Natural and dust phosphates from Khnefes mines and Triple Super Phosphate (TSP) were used in the experiment:

Natural phosphate (30.96% P2O5) which was prepared for export or for manufacture of TSP.
Dust phosphate (25.2% P2O5) which produced from treatments of concentrated natural phosphate in concentration unit.
TSP (46% P2O5) as control.

Table 1: Range values of soil physico-chemical characteristics of the nine locations representing acid soils and of the soil used in the experiment (depth 0-30 cm)
Image for - Release of P from Natural Syrian Rock Phosphate in Acidic Soils

Table 2: Phosphate rates used in the experiment*
Image for - Release of P from Natural Syrian Rock Phosphate in Acidic Soils
* The control treatment contains: 200 kg P2O5 haG1 as TSP (46% P2O5) = 100 mg P2O5/pot

Pot experiment was designed in completely randomized plot with four replicates in glasshouse at temperature of 28EC±2. Pots of 1.8 kg air-dried soil per each one were used and three rates of natural and dust phosphates: 700, 1400 and 2100 kg haG1 and one rate of TSP; i.e., 200 kg ha G1 as control were used (Table 2). N and K fertilizers were used as follows:

N as NH4 NO3 38% : 100 kg N ha G1 = 180 mg/pot.
K2O as K2SO4 54.02% : 150 kg K2O ha G1 = 74.88 mg/pot.

All fertilizers were mixed with the soil, prior to sowing. Three gram of rye grass seeds per pot were seeded 11 days after the addition of natural phosphate and other fertilizers to the soil. The pots were watered to reach the field capacity. Two cuts were taken, the first 20 days after sowing and the second 17 days later.

Available amounts of P2O5 in soil solution and pH of the soil of each treatment, in addition to total amount of P absorbed by rye grass after each cut were determined.

Chemical Analyses

Phosphorus in the raw material was determined using ammonium citrate after digestion with nitric acid.
Available P in the soil was determined by Dyer method (Gervy, 1970).
Exchangeable Ca, Mg, Na and K were extracted by ammonium acetate. Ca and Mg were determined by EDTA method. Na and K were photometrically measured.
pH in soil solution was measured in 1:2.5 water or KCl suspension.
Plant P was determined by ammonium vandate-molybdate method after drying at 500EC and wet digestion.
Plant Ca was determined by using Chelating method (Chapman and Pratt, 1961).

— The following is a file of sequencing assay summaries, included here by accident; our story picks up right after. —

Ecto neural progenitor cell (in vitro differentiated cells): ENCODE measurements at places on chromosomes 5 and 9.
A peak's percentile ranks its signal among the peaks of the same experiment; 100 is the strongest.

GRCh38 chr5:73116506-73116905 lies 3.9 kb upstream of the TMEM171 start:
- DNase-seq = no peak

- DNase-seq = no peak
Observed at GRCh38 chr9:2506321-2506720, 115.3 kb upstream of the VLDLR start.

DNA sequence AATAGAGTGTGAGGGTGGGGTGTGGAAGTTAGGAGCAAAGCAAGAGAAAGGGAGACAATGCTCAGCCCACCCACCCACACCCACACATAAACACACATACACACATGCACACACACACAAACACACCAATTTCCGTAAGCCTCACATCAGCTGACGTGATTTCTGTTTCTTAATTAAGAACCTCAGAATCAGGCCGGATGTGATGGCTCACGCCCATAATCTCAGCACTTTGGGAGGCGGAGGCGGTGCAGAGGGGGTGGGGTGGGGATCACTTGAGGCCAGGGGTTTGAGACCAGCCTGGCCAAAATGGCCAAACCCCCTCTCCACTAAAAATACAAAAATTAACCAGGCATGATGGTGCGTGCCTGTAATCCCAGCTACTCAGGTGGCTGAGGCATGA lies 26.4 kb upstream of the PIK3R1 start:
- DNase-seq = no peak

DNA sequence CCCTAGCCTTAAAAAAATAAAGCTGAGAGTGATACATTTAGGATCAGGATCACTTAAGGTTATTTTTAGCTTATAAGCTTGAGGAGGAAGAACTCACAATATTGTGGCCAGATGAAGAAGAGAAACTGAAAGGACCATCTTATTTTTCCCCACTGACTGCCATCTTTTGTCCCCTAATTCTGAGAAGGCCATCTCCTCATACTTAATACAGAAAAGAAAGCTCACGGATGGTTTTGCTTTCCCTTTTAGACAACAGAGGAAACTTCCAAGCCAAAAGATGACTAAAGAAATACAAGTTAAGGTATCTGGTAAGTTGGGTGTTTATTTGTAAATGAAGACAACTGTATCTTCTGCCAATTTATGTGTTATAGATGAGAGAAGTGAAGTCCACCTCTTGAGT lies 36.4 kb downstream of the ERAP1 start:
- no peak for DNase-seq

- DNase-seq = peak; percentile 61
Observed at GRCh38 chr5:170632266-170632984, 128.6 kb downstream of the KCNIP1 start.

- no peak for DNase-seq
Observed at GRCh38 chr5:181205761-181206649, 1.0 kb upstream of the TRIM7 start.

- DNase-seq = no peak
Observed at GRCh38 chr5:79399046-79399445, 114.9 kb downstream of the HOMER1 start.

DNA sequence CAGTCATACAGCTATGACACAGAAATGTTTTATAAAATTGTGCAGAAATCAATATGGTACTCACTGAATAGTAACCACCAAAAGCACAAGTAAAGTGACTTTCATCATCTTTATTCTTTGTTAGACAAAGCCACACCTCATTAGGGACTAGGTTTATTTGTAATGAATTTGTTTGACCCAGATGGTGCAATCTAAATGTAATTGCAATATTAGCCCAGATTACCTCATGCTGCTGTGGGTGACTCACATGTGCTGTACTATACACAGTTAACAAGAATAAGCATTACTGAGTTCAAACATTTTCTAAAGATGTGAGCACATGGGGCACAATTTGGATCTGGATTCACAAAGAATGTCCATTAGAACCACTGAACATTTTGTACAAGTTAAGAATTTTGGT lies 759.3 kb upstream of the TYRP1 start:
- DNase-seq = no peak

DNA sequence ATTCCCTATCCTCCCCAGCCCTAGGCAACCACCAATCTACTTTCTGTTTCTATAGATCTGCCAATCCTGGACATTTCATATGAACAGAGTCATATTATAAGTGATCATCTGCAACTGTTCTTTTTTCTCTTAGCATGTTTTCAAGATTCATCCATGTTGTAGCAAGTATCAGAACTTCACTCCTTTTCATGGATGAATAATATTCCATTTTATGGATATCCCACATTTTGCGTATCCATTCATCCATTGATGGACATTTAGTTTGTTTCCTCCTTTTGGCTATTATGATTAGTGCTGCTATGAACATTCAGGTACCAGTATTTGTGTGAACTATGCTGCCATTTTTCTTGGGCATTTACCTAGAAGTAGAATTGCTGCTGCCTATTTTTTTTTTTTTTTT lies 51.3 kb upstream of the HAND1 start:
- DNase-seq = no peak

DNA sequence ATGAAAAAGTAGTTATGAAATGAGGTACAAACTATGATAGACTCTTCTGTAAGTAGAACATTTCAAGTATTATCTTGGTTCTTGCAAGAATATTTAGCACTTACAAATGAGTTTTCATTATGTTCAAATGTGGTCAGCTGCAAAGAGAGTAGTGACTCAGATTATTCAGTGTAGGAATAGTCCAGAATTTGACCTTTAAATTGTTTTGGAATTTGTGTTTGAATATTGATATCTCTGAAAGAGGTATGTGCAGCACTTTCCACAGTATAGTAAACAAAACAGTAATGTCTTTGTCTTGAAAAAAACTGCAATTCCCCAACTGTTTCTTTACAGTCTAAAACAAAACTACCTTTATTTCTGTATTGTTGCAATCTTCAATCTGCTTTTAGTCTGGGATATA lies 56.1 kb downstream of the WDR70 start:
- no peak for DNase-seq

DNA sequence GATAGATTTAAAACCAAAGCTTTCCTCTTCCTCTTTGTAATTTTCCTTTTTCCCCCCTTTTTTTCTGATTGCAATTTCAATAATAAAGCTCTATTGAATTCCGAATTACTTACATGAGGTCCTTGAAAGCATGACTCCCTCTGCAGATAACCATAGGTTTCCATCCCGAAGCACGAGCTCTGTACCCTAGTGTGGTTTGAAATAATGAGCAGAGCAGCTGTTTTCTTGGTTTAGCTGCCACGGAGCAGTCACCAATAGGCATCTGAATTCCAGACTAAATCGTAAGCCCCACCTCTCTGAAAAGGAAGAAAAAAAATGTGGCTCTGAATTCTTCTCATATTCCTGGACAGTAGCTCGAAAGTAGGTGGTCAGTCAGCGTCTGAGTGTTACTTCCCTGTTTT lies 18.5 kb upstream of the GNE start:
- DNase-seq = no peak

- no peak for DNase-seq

Results and Discussion

Chemical Composition of Natural Phosphates
The type of Syrian phosphate is Flouro-Apatite CO10 (PO4)6 F2 contains calcium carbonate and silica as impurities. The chemical analyses indicate also that Syrian phosphate has low contents of iron (0.225%) and aluminum (0.3%) oxides whereas, it contains high amount of calcium oxide (50%). On the other hand, P2O5 content differ according to the product, it ranges from 25.2% in the dust phosphate to 30.96% in natural phosphate.

Calcium is present as impurity of natural and dust phosphates. Accordingly, the importance of natural phosphate in fertilizing the acidic soil is to enrich these soils with orthophosphates ions in addition to increase calcium concentration which improves the physicochemical properties and the fertility of these acidic soils.

Effect on P absorbed by Plant
The response of plant to the addition of both natural and dust phosphates was highly significant compared with control. The phosphate absorption by plants was in the following order: natural phosphate > dust phosphate > control (Table 3).

On the other hand, by comparing the absorbed amounts of P by rye grass plants of each cut as affected by increasing amounts of natural and dust phosphates, it was found that using higher rates of both phosphates resulted in increasing the absorbed amount of P over the lower rates and control (Table 4).

Table 3: Total amount of P2O5 absorbed by rye grass (mg P2O5 gG1 dry matter)
Image for - Release of P from Natural Syrian Rock Phosphate in Acidic Soils

Table 4: Effect of phosphate application on absorption of phosphorus by rye grass (mg P2O5 gG1 dry matter)
Image for - Release of P from Natural Syrian Rock Phosphate in Acidic Soils

It was, also, found that there is a significant difference between the types of phosphate. F test showed that the calculated F was 197.9, whereas the tabulated F was 3.89 and 6.93 for the natural and dust phosphates, respectively. On the other hand, the LSD for differences between the cuts was 0.076 and 0.11 at 5 and 1% levels, respectively and between the control and both phosphate treatments were 0.098 and 0.138 for natural and dust phosphates, respectively, for the first cut. Whereas for the second cut, the LSD between natural and dust phosphates was 0.0872 and 0.122 at 5 and 1% levels, respectively.

It might be concluded that there are significant differences between the different phosphates and between each of them and the control and also between the two cuts.

Movement of added phosphorus compounds in the soil differs than that in soil solution. These compounds remain in the surface layer and do not move to the deeper layers as nitrogenous fertilizers. This behavior results in decreasing available phosphorus concentration during plant growth stages. In addition, when P-concentration decreases in the soil solution, the absorbed phosphorus ions are released from colloids to make a balance between the soluble and absorbed parts of P in the soil.